By: Sarah Mock, Georgetown University
As we pulled up to a signless storefront on the outskirts of Ouagadougou, one of the top 100 innovators in Africa was already outside waiting for us. We were here to meet Mr. Raoumba, the mastermind behind the celebrated broyeur polyvalent agricultural machine, to talk about his product, his company, and his journey as an entrepreneur. What we didn’t expect was to be greeted with so much excitement, to be inspired by Mr. Raoumba’s passion, and to leave knowing more, not only about innovation and entrepreneurship in Burkina Faso, but about what it means to do intentional work in the world- work that speaks for you.
Mr. Raoumba led us into his office when we first arrived, and we made our introductions battling the sounds of booming business, as workers in the adjacent shop continued tirelessly to crank out parts for the broyeur polyvalent. This fascinating piece of machinery stands about four feet tall, is John Deere green, and has the power to transform families, villages, and maybe all of Burkina Faso.
It works like this. Agriculture in Burkina Faso is divided into two main groups; the planters (les agriculturalists) and the herdsmen (les enleveurs). For the herdsmen in this hot and dry Sahel country, life is difficult, they must move their herds constantly to find food. This leads to conflict with the planters when roving herds graze on planted fields, and following the herds is often done by children, preventing them from going to school. That’s where the broyeur polyvalent comes in. This machine uses agricultural waste products (basically, the plant material that’s left over after harvesting) to produce a quality livestock feed. This machine allows herders to move less (or potentially, not at all!), and livestock can be fed in sheds instead of on the meager plants of the delicate Sahel ecosystem.
The idea for the broyeur polyvalent came from shea butter. Mr. Raoumba, seeing how difficult it was for women to produce shea butter from shea seeds, wanted to find a way to make the lives of Burkinabé women easier. With no formal training, and with the mysterious blessings of the women who gave his company its name (“Kato!” Is an exclamation in Morré meaning something along the lines of “Thank God, you’ve saved us!”), he started experimenting. It wasn’t long before the first working machine was in use, not to process shea seeds, but to offer women alternative employment, namely making and selling livestock feed.
Not only did the broyeur polyvalent create jobs for women after the harvest is over, it also made their job less taxing, and gave their children more opportunities for schooling. Conflicts with planters were not only avoided, a cooperative relationship was created because keeping cattle in a cow shed enables the collection and sale of cow dung as fertilizer. The delicate Sahel climate was also protected from the damage of overgrazing, and thus desertification, one of the primary negative impacts of climate change for all agriculturalists.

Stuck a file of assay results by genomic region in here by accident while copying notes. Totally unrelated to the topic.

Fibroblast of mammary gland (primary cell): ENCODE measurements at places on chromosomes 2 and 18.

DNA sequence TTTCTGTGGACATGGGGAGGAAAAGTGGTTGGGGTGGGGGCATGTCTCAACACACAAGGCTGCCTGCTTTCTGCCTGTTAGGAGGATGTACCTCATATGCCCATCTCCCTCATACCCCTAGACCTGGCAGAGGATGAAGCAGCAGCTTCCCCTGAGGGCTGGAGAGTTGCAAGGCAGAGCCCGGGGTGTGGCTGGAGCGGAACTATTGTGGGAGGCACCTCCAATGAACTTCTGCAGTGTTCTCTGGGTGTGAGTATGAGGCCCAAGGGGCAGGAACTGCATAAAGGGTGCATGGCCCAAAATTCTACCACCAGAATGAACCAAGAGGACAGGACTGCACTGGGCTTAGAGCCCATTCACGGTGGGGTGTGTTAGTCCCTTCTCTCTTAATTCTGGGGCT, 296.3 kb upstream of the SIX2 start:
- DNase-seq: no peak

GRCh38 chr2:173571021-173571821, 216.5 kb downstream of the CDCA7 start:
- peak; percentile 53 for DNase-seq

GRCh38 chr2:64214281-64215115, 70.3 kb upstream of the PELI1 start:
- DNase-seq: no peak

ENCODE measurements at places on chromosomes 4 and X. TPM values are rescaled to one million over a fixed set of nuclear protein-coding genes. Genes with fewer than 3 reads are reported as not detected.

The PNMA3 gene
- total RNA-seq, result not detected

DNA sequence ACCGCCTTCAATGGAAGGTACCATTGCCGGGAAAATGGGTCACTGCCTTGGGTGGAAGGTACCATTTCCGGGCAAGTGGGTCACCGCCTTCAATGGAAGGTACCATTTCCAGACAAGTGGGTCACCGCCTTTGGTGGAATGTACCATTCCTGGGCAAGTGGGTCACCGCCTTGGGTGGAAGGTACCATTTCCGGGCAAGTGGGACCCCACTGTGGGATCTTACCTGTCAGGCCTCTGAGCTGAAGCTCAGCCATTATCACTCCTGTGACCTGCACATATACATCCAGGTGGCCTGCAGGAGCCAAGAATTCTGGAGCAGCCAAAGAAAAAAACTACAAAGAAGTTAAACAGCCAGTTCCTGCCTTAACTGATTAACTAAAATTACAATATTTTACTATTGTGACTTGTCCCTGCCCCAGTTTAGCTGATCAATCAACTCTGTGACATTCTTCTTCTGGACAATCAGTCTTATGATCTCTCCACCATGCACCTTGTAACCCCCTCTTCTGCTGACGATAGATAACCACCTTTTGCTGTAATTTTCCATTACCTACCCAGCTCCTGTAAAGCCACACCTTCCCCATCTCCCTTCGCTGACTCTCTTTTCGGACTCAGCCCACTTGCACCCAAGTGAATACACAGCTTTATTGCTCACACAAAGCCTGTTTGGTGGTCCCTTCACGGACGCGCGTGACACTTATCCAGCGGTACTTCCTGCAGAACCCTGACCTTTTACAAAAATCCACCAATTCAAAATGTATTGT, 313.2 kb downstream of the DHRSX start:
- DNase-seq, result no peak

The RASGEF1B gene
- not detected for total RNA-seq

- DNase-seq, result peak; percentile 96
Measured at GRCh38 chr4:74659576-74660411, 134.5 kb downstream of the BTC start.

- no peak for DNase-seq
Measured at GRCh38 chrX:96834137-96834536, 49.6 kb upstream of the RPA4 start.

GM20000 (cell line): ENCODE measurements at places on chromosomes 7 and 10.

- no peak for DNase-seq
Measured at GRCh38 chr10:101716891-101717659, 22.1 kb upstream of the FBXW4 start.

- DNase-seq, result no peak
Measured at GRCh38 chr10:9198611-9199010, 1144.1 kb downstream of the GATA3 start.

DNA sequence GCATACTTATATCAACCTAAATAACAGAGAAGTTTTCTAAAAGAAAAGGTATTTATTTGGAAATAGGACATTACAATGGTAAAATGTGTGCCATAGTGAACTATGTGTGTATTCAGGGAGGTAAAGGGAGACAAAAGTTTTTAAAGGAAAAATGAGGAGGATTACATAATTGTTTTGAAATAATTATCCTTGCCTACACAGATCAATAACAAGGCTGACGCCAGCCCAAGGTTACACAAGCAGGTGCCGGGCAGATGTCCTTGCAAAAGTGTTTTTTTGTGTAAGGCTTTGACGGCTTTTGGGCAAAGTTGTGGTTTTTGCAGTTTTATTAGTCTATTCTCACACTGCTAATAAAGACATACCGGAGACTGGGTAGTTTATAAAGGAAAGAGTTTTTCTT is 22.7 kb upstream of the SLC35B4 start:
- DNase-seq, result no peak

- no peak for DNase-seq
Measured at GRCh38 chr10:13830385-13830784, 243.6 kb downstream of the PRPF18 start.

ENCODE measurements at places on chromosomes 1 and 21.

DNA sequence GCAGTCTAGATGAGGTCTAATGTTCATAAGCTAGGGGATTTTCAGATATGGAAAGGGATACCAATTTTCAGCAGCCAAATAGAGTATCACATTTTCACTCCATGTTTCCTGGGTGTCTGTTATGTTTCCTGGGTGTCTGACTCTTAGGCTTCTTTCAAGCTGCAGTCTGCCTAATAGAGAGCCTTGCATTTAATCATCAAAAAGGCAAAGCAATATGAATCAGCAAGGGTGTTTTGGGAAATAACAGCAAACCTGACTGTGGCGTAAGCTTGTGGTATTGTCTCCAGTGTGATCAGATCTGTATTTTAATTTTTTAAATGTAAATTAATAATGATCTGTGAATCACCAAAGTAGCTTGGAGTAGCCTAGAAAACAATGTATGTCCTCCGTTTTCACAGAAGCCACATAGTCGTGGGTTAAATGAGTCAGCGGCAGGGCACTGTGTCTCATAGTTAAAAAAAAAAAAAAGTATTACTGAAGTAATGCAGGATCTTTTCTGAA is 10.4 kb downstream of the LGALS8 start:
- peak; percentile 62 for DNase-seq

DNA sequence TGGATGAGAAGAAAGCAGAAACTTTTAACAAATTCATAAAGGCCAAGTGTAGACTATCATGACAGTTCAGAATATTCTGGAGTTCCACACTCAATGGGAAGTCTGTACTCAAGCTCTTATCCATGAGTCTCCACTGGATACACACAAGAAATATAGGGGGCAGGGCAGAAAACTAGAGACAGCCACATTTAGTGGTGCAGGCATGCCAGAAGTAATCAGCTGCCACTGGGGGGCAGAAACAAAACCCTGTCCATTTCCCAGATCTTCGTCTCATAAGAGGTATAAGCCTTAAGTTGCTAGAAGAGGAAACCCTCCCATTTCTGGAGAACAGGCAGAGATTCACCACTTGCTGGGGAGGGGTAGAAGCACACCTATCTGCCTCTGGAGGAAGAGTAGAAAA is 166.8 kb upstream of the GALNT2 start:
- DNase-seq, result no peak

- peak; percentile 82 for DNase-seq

We weren’t the first (nor I am sure, the last) to fall head of heals for the broyeur polyvalent. Mr. Raoumba has enough prizes and awards from national, regional, and international actors to fill a second office, but more then the prizes, his business speaks for itself. When we were visiting, Kato! was putting together 150 broyeurs polyvalent for a joint contract with the Japanese government and the World Bank. The Minister of Scientific Research and Innovation recently purchased machines that he installed in his own village because he was so impressed with Mr. Raoumba’s product, and the same minister has recently asked him to innovate a nutritious livestock feed from locally sourced products.
Mr. Raoumba has a vision that his innovation will transform not only his village and the whole of Burkina Faso, but all of Africa and all the world. You can tell by the glint in his eye, the way he speaks, and the passion that he can barely contain that it’s not about the money for him, its about helping people, his own and others. One of the reasons he started his business is because he realized that solutions for the development of his country needed to come from within, and he knew that that must start with him.
After a tour of the workshop were we saw men toiling away on the World Bank order, Mr. Raoumba told us a parable. He used the example of a bag-maker and a blind man. If a blind man comes to the bag-maker, the bag-maker need not be honest, because the blind man cannot see if he mad a poor bag, and thus there is great temptation to cheat him. However, when the blind man goes out, people will notice his bag. If it is a good bag, he will be happy and tell everyone about the bag-maker, and if it is a bad bag, people will say his bag is ugly and he will be sad and angry. This, he said, was a story about how one must work in life. Maybe you can get by doing poor work, and maybe you will gain a little, but if you do good work, your work speaks for you out in the world, and even strangers will come to know of you and to trust you. That’s why Mr. Raoumba does the work he does; he knows that we are all blind to something be it gender, education, or climate change. However, he believes his work can surpass that blindness and speak to his passion, love of his country, and hope for the future.
The views, opinions, and positions expressed by the author of this article do not necessarily reflect the views, opinions, or positions of the Beeck Center for Social Impact + Innovation at Georgetown University or any employee thereof.